University spin-off ‘AMPERIAL Window Technologies’

Symbolic picture for the article. The link opens the image in a large view.

Unwanted solar heat gain in buildings

Air conditioning systems in residential and office buildings already consume around 10% of the energy consumed worldwide (approx. 2000 TwH).

Most of the unwanted heat enters the buildings as sunlight through windows and glass facades. Energy-efficient renovation of windows or the installation of automated shading systems are often very expensive, time-consuming or involve complex construction measures. Static solutions such as sun blocking films or glasses offer an effective solution in summer, but continue to block the free solar energy also in winter, thus causing increased heating and lighting costs.

Smart and retrofittable window foils for cooling

AMPERIAL is developing a retrofittable and dynamic heat protection for buildings. The invention of a novel, nanotechnology material (EU patent application submitted) enables a novel innovation to produce retrofittable and smart solar control foil in a cost-effective and scalable manner.

These foils can reduce heating in the building by up to 7°C and electricity consumption for cooling and lighting by up to 26%.

The transparent film mainly reflects the heat component of sunlight (approx. 50% infrared), but without impairing the desired daylight penetration. So to speak, “light comes in, heat stays out.” The effect can be activated or deactivated automatically (e.g. according to temperature, season, sunlight) or individually according to comfort and well-being.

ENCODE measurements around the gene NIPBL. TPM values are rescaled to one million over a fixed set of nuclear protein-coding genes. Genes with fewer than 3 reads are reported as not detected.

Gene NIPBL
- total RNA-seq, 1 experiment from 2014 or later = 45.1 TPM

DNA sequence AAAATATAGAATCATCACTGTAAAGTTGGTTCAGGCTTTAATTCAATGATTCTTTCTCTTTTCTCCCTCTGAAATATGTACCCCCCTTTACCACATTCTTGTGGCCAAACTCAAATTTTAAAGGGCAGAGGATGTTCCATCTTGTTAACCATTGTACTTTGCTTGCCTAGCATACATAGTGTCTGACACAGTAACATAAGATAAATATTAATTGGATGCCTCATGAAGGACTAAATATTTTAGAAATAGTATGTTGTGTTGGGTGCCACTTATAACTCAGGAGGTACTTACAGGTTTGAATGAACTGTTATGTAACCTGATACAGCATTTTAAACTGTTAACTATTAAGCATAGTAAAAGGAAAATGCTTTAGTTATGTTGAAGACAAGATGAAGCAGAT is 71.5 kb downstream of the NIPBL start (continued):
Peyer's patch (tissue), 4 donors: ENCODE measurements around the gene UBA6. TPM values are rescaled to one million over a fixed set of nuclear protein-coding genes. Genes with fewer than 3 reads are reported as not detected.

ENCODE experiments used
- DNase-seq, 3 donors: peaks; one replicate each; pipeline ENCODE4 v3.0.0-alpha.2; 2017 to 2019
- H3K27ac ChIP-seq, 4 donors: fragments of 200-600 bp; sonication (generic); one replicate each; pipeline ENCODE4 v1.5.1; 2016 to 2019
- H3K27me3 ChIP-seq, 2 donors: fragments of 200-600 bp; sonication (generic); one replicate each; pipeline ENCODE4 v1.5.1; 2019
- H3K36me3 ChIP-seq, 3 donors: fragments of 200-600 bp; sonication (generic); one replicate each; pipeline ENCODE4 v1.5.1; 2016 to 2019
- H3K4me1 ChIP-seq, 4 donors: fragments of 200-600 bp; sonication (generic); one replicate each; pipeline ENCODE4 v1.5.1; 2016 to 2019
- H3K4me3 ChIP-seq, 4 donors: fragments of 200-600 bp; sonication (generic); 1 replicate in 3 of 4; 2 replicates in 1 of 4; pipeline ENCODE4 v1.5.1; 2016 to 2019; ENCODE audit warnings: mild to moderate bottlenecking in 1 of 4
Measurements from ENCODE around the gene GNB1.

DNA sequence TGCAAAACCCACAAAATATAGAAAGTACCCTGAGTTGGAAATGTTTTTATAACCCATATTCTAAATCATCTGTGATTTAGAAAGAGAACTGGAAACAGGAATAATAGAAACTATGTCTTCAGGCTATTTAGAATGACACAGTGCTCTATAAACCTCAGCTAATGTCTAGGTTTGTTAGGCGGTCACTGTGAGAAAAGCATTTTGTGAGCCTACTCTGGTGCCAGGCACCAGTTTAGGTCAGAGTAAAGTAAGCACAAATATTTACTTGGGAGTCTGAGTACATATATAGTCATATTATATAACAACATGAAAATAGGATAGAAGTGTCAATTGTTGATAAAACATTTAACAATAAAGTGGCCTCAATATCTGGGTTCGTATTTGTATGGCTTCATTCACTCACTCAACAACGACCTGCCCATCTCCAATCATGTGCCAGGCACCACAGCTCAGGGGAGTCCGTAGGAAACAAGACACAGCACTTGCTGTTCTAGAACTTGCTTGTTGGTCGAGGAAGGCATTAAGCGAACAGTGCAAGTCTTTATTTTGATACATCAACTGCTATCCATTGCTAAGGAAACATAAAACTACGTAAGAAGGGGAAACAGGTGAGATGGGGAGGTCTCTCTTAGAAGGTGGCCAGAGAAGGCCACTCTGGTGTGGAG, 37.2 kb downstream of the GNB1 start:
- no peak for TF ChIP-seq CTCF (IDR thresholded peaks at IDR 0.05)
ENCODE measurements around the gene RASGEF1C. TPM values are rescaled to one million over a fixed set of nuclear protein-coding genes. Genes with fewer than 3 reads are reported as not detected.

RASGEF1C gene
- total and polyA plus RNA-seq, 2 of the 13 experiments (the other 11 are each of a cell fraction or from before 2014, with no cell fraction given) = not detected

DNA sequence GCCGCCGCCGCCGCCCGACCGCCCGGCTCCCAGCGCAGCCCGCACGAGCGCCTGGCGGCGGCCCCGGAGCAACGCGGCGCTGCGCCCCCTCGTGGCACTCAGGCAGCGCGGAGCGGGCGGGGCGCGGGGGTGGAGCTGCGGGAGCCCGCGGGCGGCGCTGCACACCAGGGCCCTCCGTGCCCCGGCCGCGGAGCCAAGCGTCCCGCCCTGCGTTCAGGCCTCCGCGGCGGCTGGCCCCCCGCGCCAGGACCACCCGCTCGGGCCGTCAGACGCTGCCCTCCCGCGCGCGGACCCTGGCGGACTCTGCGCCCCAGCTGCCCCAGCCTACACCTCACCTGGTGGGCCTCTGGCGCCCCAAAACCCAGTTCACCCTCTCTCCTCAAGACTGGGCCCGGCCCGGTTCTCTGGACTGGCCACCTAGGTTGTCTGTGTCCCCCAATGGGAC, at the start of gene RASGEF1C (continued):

The film can also be gradually tinted to prevent unpleasant sun glare (glare protection).

Founding history, team and funding

The AMPERIAL spin-off project emerged from the long-standing research on colloidal nanocrystals of the research group “Solution Processed Semiconductors” (SoPSem) of the Friedrich-Alexander-University Erlangen-Nuremberg (FAU) at the Energy Campus Nuremberg (ENCN).

The SoPSem group is part of the Chair of Materials in Electronics and Energy Technology of the Department of Materials Science. The research work took place under the supervision of Prof. Dr. Wolfgang Heiß, who has specialized in nanocrystalline chemistry and electronics for more than 20 years. Since 2015, Niall Killilea has been pursuing a PhD under Prof. Heiß, with a focus on the development and discovery of new materials in the field of infrared-active electronics. In 2020, Niall began developing a novel metal oxide nanocrystal ink, which is the technological foundation for the founding project. In early 2021, his research culminated in the first prototype of a novel electrochromic film. The prototype clearly demonstrated the enormous potential of the technology to be further developed into a product and commercialized in the future.

In addition to Niall Killilea (Chemistry & Nanotechnology), the team consists of Dr. Olaf Weiner (Molecular Biology, serial entrepreneur), Katja Wadlinger (Advanced Materials and Processes) and Matthias Trost (International Business, ex-ZOLLHOF Incubator of FAU).

Since the beginning of 2023, the team has been supported by the German Federal Ministry of Economics and Climate Protection (BMWK) and the European Social Fund through the EXIST Founder Grant with a six-figure grant. The 12-month funding period will focus on further technological development and securing follow-up financing.


Contact und Info: